Also reported were findings, some of the first using pharmacy claims data, on how seniors responded to caps placed on their pharmacy benefit. Researchers found that, compared to seniors who did not exceed their prescription caps, seniors who had exceeded their plan's spending cap were significantly more likely to have stopped taking medicines across the 11 therapy categories most utilized by seniors. These categories were predominantly represented by therapies used to treat chronic conditions such as cardiovascular disease, diabetes, and hypothyroidism.
The risk of discontinuation was greatest among therapy categories used to treat cardiovascular disease, such as calcium channel blockers, antihyperlipidemics, and beta-blockers. Additionally, researchers found that, for a majority of therapy classes, less than half of those who stopped therapy resumed therapy once the benefit became available again the following year.
"Because seniors depend so heavily on prescription drugs, bear some of the highest costs and have such complex utilization patterns, providing them with prescription drug coverage is one of the biggest challenges currently on the pharmacy landscape," said Barrett Toan, chief executive officer of Express Scripts.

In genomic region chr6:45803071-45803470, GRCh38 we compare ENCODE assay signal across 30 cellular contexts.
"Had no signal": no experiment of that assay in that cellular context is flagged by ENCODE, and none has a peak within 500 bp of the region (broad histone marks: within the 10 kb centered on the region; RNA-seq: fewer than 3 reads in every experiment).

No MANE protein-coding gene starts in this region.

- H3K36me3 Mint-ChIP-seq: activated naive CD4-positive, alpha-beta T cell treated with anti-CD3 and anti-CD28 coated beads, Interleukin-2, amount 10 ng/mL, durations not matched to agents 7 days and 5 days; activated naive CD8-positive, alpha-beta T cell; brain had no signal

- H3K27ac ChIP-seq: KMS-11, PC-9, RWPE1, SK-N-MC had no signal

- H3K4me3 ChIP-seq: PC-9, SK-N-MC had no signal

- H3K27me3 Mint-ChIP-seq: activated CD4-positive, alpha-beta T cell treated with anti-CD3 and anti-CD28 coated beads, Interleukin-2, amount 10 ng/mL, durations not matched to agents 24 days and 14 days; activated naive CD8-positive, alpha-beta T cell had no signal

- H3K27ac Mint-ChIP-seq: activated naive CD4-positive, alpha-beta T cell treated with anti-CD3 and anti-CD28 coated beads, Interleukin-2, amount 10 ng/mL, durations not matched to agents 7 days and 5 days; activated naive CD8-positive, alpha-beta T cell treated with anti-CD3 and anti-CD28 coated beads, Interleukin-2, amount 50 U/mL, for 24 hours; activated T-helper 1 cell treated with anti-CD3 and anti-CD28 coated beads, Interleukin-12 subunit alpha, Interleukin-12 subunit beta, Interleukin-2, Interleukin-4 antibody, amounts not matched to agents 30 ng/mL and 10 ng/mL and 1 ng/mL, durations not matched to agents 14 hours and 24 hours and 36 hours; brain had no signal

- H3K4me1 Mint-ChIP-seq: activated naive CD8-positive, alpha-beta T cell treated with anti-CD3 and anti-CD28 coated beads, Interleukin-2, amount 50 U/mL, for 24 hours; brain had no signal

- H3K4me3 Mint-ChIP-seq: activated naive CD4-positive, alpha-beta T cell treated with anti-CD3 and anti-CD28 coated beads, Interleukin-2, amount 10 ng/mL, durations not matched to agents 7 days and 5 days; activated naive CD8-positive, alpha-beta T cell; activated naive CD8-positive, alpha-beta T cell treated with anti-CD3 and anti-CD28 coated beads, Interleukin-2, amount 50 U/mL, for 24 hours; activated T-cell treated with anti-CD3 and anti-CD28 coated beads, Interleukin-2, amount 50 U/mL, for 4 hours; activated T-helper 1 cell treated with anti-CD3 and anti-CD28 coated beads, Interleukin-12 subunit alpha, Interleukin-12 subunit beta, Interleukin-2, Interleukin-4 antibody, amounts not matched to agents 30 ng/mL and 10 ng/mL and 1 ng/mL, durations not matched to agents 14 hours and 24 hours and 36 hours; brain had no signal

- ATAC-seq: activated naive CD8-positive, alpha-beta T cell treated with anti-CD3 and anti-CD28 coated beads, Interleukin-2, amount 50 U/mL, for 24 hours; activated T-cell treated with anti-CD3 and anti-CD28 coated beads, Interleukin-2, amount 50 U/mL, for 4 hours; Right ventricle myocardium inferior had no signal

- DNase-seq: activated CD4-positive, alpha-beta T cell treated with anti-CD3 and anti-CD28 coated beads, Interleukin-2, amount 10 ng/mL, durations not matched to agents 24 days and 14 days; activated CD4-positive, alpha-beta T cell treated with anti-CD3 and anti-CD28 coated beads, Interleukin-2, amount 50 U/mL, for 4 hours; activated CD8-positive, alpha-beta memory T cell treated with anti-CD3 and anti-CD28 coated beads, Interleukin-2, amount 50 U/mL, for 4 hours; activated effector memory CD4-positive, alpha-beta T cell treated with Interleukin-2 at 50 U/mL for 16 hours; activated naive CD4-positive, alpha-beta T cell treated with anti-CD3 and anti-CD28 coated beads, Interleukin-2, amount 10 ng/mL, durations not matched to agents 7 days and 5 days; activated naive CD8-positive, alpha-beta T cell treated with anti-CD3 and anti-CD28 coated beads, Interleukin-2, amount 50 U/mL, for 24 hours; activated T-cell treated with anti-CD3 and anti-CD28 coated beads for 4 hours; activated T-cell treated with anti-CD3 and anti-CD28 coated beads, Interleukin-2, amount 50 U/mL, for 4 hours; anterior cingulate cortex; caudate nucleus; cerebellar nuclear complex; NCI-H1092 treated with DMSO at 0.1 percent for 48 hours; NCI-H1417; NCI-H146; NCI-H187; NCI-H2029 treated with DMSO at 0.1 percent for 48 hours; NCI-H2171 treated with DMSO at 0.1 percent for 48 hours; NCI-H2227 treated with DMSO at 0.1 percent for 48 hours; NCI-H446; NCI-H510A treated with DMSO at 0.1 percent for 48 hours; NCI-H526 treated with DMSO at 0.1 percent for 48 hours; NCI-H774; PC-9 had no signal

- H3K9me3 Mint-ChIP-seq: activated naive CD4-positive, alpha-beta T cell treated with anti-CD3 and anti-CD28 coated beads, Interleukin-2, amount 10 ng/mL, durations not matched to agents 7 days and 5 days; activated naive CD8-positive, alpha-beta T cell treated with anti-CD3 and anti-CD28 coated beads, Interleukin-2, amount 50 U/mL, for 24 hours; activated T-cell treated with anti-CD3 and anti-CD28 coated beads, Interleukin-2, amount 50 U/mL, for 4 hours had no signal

"Express Scripts believes there should be a prescription benefit for seniors, either through Medicare or some other initiative, but it should be understandable and simple to administer, and it should encourage cost-effective behavior by the beneficiary," he added.
Release of the Express Scripts 1999 Drug Trend Report and the senior prescription utilization study findings came during the company's annual Outcomes Conference, where more than 700 employer, managed care, medical and pharmacy benefit participants are reviewing the latest developme
Contact: Ryan Soderstrom
Kupper Parker Communications